The Pagoda of Ong Bon was a clan house of the Chinese from Chaozhou city of Guangdong province in China. In 1979, Chinese troops invaded Vietnam. The women’s union of Hoi An signed a letter requiring the statue of Ma Vien (Ma Yuan) to be smashed and the pagoda to be closed. Ma Vien was the general who brought troops to invade Vietnam in 42 AD, which started the 500 years of Vietnamese slavery under the Chinese yoke). Their reason was because Ma Vien was a big criminal to the nation, so there would not be any reason for him to be worshiped in Hoi An.
‘The letter was signed by thousands of members of the union,’ Mr Ha Phuoc Mai recalled.


Ong Bon Pagoda, Hoi An.
Photo: Huynh Ha.

In the morning, the People’s Committee of Hoi An sent a letter to Mr Ho Nghinh. That afternoon, they saw him there. Standing in front of thousands of people, Mr Nghinh dissuaded them: ‘Temples, communal houses or pagodas are spiritual places, which our people built for worshipping. Moreover, this is a clan house of the Chinese people. China is doing unjust acts when they bring their troops to invade our country, but more than ever, we must enlist the Chinese people here to stand by our side. Ong Bon pagoda is used to worship not only Ma Vien, but also other good and famous deities. In my opinion, we should persuade the people to take away the altar of Ma Vien only.’ ‘After that, the people calmed down and were no longer determined to demolish the pagoda.’
My Son Sanctuary is well known for Cham tower temples. The Champa Kings previously selected My Son to build their capital and a religious centre.


Phuc Kien Pagoda, Hoi An. Photo: Nguyen Ba Ngoc.

Mr Ho Nghinh’s hometown was in Duy Xuyen District and My Son Sanctuary is in this district.
In the late 1970s and early 1980s, many areas in Quang Nam could not be cultivated, which placed the people in hardship and misery. To escape from poverty, irrigation had to be carried out, and building dams and lakes was a priority task. The communist party branch of Duy Xuyen District held a meeting to implement the project of blocking the flow and constructing water reservoirs at Khe The. If the committee had allowed the dam construction at Khe The, the entire sanctuary of My Son would have been sunk beneath the lake. The district leaders divided into two groups: those approving of and those disapproving of the project.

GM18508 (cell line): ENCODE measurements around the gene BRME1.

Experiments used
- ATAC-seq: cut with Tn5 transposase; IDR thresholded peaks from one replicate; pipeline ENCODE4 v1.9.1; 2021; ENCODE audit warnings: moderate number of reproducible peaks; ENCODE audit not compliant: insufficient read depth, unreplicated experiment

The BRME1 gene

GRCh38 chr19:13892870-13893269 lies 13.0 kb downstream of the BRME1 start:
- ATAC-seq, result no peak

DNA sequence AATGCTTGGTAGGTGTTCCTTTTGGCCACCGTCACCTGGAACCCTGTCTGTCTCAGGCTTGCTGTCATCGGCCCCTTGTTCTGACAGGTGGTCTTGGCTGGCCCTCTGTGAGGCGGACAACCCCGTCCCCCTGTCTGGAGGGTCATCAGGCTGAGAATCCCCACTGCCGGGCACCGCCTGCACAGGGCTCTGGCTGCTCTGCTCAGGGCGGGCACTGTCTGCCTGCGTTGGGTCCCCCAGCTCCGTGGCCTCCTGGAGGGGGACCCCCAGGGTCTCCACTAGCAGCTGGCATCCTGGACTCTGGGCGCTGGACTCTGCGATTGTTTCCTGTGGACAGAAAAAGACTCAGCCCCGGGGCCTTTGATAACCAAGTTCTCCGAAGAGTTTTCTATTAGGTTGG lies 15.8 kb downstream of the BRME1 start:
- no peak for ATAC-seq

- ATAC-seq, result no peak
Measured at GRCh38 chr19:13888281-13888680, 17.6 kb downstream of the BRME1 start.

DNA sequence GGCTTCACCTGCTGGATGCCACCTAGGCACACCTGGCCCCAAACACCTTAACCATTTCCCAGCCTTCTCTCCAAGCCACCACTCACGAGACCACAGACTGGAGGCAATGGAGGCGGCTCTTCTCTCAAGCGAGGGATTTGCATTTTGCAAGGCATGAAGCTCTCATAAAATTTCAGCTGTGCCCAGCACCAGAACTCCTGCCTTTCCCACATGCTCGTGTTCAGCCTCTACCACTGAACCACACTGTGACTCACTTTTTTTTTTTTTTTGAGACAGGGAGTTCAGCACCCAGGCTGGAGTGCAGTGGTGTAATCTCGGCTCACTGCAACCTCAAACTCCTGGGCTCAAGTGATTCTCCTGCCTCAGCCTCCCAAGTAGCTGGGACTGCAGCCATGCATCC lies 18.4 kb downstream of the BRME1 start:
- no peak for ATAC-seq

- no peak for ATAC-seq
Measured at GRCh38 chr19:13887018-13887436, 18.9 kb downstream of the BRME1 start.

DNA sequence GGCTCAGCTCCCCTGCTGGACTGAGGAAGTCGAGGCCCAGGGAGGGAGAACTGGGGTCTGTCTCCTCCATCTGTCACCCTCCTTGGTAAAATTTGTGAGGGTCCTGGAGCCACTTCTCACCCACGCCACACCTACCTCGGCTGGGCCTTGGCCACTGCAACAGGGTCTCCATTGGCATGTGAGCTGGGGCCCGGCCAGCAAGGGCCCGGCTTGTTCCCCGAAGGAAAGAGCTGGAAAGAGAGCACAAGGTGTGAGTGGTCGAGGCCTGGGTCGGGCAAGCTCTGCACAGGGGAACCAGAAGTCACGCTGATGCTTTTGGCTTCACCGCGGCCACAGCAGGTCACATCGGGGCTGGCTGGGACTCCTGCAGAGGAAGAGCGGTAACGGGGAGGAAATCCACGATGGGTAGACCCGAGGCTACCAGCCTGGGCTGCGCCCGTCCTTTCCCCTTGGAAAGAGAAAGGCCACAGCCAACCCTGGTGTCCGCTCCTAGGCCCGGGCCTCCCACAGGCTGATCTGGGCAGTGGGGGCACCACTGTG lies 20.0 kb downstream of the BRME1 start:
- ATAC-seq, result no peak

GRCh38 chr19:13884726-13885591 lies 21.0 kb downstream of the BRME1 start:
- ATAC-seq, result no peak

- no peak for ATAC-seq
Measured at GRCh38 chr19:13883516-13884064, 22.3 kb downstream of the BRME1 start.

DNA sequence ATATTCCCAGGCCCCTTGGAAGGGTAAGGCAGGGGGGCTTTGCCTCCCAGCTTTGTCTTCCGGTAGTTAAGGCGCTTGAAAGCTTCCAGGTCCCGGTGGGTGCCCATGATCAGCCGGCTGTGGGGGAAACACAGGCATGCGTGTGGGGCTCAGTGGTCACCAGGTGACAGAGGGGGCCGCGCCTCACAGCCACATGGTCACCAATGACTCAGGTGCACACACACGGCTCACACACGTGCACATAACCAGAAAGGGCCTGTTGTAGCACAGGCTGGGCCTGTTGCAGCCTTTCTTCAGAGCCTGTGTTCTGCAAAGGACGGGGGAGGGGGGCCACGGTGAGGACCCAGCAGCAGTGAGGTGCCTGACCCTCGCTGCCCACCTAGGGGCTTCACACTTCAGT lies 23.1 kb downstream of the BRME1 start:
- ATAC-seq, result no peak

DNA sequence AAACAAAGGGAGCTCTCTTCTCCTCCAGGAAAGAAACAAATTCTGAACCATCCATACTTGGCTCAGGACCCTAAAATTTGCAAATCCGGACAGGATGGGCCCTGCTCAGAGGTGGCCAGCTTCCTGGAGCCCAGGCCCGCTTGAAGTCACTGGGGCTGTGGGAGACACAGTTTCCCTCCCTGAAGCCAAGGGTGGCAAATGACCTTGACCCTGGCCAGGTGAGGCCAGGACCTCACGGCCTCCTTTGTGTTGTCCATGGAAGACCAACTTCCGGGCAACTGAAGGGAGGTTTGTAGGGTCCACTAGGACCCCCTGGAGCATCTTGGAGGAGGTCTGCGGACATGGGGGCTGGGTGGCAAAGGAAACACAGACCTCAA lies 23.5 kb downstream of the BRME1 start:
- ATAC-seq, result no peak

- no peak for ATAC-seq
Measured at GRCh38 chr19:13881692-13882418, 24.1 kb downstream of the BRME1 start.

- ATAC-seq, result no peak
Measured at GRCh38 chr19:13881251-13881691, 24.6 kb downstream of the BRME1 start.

My Son Sanctuary, Quang Nam Province. Photo: Huynh Van Nam

The disapproving group was against the project because they did not want to wipe out the evidence of war crimes, due to the fact that a number of tower temples in My Son were damaged by bombs during the Vietnam War. Still, the approving group won; My Son was in danger of being destroyed.
No sooner had Mr Ho Nghinh heard the news than he went to his home village.
According to Mr Doan Van Loc, former chairman of Duy Xuyen District, ‘When the district leaders proposed the project, Mr Nghinh fiercely opposed it. He studied the project carefully and dismissed immediately the Khe The dam plan. If he had not had such a foresight, My Son Sanctuary would be now submerged in the lakebed. Quang Nam would no longer have this treasure.’
Mr Dinh Hai, director of the Culture, Sports and Tourism Department of Quang Nam province, said: ‘Mr Ho Nghinh played a very important role to Hoi An and My Son. Without his insight, Quang Nam would not have two world cultural heritage sites as it does today.’


By Le Phi